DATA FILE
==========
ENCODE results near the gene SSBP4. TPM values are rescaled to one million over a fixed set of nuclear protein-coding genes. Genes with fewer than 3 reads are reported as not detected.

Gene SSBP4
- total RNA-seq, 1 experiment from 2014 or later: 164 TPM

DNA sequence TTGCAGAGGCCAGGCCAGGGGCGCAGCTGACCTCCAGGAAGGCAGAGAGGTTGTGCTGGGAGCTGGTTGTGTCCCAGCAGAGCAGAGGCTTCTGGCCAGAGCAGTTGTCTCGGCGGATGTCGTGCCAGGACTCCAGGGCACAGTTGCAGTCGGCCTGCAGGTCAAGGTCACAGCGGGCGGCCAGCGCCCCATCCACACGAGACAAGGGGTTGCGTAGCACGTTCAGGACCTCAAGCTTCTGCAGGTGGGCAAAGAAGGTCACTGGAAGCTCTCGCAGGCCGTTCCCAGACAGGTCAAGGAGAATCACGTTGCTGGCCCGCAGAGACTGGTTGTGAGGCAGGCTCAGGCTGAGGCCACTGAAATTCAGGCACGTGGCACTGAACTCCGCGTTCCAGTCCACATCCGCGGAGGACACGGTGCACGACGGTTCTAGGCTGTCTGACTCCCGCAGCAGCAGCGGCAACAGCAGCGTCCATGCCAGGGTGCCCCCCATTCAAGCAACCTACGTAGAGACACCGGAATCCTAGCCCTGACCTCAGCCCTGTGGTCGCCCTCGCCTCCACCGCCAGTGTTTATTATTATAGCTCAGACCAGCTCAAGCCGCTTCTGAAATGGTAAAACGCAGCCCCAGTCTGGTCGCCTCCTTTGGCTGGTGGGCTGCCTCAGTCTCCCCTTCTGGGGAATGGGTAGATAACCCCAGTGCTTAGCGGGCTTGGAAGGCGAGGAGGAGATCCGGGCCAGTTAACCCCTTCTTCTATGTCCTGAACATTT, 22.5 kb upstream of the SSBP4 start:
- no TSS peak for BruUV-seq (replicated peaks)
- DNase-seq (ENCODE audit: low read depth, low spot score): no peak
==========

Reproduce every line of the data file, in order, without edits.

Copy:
ENCODE results near the gene SSBP4. TPM values are rescaled to one million over a fixed set of nuclear protein-coding genes. Genes with fewer than 3 reads are reported as not detected.

Gene SSBP4
- total RNA-seq, 1 experiment from 2014 or later: 164 TPM

DNA sequence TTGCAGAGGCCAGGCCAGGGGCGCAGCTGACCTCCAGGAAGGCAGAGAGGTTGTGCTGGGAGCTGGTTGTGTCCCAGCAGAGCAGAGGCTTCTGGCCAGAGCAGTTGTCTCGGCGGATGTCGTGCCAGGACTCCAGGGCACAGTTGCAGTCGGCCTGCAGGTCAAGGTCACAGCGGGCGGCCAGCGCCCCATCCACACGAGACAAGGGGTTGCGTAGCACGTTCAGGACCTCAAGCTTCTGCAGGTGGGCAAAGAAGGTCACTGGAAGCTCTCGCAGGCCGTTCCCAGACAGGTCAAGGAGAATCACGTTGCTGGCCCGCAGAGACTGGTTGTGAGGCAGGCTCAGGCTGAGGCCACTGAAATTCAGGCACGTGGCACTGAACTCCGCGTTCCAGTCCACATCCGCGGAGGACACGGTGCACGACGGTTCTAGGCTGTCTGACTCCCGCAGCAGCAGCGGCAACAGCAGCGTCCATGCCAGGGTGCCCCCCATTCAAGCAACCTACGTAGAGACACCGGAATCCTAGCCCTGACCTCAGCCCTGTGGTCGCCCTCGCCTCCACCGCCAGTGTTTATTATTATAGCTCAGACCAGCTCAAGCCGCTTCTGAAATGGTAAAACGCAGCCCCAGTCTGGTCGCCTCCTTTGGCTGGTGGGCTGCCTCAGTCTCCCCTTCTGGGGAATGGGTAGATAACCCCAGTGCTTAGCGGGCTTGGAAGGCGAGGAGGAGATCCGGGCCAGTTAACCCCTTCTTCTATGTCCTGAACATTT, 22.5 kb upstream of the SSBP4 start:
- no TSS peak for BruUV-seq (replicated peaks)
- DNase-seq (ENCODE audit: low read depth, low spot score): no peak